23 Soc.sec.rep.ser. 64, Unempl.ins.rep. Cch 14180anena Escobar, Plaintiff-appellee, v. Otis R. Bowen, M.d., Secretary of Health and Human Services,defendant-appellant, 857 F.2d 644 (9th Cir. 1988)Annotate this Case
Mary K. Doyle, Asst. U.S. Atty., Washington, D.C., for the defendant-appellant.
Ralph R. Howard, San Francisco, Cal., for plaintiff-appellee.
Appeal from the United States District Court for the Northern District of California.
Before BROWNING, ALARCON and NORRIS, Circuit Judges.
Appellant's request that the memorandum, filed July 1, 1988, be published is GRANTED. The memorandum is hereby redesignated a per curiam opinion.
Appellee's request for an extension of time to file a petition for rehearing is GRANTED. Appellee has thirty (30) days from the filing date of the published opinion within which to file a petition for rehearing.
* In 1979, 1981, 1982 and 1983, appellee allegedly underreported her income to the Social Security Administration (SSA) and as a result was overpaid insurance benefits by approximately $10,000. Subsequently, the SSA determined that appellee was not without fault in receiving the overpayment and was not entitled to a waiver. Appellee requested an administrative hearing. She appeared at the hearing but her attorney did not. The hearing was rescheduled. At the second hearing, appellee again appeared, but her attorney did not. The Administrative Law Judge (ALJ) proceeded with the hearing despite the absence of counsel and concluded that appellee was not without fault in receiving the overpayment. The decision became the final decision of the Secretary when the Appeals Council decided not to review the ALJ's determination.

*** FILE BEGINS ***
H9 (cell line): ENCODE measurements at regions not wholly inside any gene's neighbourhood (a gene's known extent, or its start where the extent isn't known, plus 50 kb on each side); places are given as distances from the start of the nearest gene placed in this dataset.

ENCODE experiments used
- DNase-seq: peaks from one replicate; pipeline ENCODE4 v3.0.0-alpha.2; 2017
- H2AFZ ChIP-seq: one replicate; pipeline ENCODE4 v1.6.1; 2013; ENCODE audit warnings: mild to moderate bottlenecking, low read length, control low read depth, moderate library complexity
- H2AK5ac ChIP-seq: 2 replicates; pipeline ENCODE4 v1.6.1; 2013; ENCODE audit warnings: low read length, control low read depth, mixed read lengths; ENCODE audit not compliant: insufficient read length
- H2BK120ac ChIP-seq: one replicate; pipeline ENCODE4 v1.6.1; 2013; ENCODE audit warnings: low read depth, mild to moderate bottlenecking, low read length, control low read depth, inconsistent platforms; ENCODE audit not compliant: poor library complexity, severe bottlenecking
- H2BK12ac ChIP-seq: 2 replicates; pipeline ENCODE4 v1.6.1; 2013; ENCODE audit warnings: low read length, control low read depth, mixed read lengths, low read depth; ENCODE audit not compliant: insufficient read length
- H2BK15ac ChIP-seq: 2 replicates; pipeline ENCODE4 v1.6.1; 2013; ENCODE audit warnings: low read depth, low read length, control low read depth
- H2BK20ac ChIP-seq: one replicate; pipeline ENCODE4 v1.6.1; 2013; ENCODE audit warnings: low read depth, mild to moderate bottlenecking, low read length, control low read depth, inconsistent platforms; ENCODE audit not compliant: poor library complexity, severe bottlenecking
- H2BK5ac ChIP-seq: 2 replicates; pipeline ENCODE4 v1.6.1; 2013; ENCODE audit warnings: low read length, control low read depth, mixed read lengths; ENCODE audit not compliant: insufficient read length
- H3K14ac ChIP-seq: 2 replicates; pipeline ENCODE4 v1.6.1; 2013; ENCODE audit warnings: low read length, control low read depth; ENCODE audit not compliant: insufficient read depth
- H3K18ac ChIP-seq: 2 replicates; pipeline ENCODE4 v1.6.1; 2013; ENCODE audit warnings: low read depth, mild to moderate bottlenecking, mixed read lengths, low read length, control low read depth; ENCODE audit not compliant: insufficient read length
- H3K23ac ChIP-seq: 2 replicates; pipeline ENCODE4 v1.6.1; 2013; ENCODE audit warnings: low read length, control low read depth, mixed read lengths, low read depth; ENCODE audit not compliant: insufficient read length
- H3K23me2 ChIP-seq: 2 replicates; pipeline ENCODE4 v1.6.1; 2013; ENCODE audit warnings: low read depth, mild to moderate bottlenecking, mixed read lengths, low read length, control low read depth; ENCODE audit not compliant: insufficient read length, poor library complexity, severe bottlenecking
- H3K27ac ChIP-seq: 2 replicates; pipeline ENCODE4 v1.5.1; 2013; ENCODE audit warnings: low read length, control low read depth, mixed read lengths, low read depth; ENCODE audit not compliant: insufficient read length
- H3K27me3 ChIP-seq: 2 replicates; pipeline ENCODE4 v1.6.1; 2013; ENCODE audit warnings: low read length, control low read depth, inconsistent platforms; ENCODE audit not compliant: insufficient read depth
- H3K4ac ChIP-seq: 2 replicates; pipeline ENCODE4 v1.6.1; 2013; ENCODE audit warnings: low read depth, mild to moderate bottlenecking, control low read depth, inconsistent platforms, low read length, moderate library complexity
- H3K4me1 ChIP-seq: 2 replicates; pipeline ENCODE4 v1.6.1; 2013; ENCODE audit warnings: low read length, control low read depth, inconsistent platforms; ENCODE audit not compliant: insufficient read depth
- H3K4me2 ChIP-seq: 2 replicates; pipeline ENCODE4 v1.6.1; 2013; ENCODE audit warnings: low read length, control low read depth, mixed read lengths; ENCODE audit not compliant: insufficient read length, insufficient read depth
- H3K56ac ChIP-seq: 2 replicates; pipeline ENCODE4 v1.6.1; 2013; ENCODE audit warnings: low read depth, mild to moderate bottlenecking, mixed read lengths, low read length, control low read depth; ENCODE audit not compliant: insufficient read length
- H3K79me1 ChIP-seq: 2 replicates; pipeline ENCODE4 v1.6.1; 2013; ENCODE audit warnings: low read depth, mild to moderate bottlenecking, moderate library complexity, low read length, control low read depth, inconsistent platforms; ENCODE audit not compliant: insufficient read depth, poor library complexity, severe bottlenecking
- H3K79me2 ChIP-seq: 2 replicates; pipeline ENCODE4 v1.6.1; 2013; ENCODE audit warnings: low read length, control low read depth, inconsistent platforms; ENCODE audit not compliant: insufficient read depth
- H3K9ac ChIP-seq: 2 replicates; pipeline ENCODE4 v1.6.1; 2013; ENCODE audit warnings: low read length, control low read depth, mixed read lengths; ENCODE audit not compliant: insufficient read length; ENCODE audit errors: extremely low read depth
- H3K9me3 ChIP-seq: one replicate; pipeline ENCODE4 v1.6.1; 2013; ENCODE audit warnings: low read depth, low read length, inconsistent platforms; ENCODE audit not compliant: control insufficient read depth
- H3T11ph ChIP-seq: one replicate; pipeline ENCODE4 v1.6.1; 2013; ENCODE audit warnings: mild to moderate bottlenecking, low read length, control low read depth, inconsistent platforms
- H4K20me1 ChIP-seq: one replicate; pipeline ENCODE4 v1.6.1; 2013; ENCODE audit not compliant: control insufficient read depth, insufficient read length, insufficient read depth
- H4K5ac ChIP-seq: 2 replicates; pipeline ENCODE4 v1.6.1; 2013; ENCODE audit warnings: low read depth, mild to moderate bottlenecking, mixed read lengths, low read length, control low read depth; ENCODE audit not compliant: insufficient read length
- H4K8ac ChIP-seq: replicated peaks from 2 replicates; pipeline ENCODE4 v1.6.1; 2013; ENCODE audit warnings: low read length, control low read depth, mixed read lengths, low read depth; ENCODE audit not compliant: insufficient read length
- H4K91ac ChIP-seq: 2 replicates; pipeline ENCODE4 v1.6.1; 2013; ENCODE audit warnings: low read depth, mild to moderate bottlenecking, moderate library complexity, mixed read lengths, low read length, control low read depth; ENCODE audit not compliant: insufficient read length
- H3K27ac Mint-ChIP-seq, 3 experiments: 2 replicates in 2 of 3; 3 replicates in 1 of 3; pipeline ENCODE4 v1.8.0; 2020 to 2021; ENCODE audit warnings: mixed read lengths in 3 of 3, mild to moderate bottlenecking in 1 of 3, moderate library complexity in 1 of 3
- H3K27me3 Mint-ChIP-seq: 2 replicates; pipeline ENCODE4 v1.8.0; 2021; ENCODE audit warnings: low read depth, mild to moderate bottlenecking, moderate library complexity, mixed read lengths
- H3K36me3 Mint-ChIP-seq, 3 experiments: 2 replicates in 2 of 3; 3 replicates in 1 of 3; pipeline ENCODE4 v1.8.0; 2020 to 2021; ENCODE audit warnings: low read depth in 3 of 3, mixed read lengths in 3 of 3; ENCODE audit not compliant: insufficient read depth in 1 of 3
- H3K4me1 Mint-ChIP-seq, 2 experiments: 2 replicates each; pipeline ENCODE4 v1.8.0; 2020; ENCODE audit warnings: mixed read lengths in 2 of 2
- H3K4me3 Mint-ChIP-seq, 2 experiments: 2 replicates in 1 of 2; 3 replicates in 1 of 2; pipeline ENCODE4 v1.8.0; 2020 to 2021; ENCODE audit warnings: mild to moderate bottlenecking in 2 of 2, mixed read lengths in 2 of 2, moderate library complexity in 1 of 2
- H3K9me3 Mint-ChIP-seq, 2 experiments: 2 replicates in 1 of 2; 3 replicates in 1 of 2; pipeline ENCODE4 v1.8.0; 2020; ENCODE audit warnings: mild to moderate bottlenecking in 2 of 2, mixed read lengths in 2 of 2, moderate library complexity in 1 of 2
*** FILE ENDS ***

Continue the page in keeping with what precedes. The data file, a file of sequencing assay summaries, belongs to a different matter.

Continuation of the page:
In July 1986, appellee filed this action in district court alleging that, in failing to reverse the ALJ's determination, the Secretary violated appellee's rights to counsel under the Sixth Amendment and the Social Security Act, to due process under the Fifth and Fourth Amendments and the Social Security Act, and against self-incrimination. Appellee also alleged malpractice against her former attorney and negligent infliction of emotional distress. Appellee sought an injunction preventing the Secretary from collecting the overpayment or compelling the Secretary to hold a new hearing. She also asked for damages.
The district court denied the Secretary's motion for summary judgment and granted appellee's motion for a remand. The district court stated,
It appears clear from the hearing transcript that the [ALJ] did not inform plaintiff that she could refuse to proceed with the hearing in the absence of her attorney. Without direct advisement of her absolute right to have counsel present, no waiver of that right was possible. Furthermore, the absence of counsel presumptively prejudiced plaintiff due to her lack of English-language skills. Additionally, it appears lack of representation led to forclosure [sic] of complicated legal defenses plaintiff may have had but was unable to present by herself.
Excerpt of Record at 16.
Soon thereafter, appellee filed an application for attorneys' fees under the EAJA, 28 U.S.C. § 2412(d). Apparently, appellee applied for fees only for time spent litigating the right to counsel issue on which she obtained the remand. The district court granted the request, awarding appellee $3687 calculated on the basis of 36 hours @ $100 per hour in fees and $87 in costs. The Secretary appeals the district court's determination that appellee is a prevailing party and entitled to fees under the Equal Access to Justice Act (EAJA).1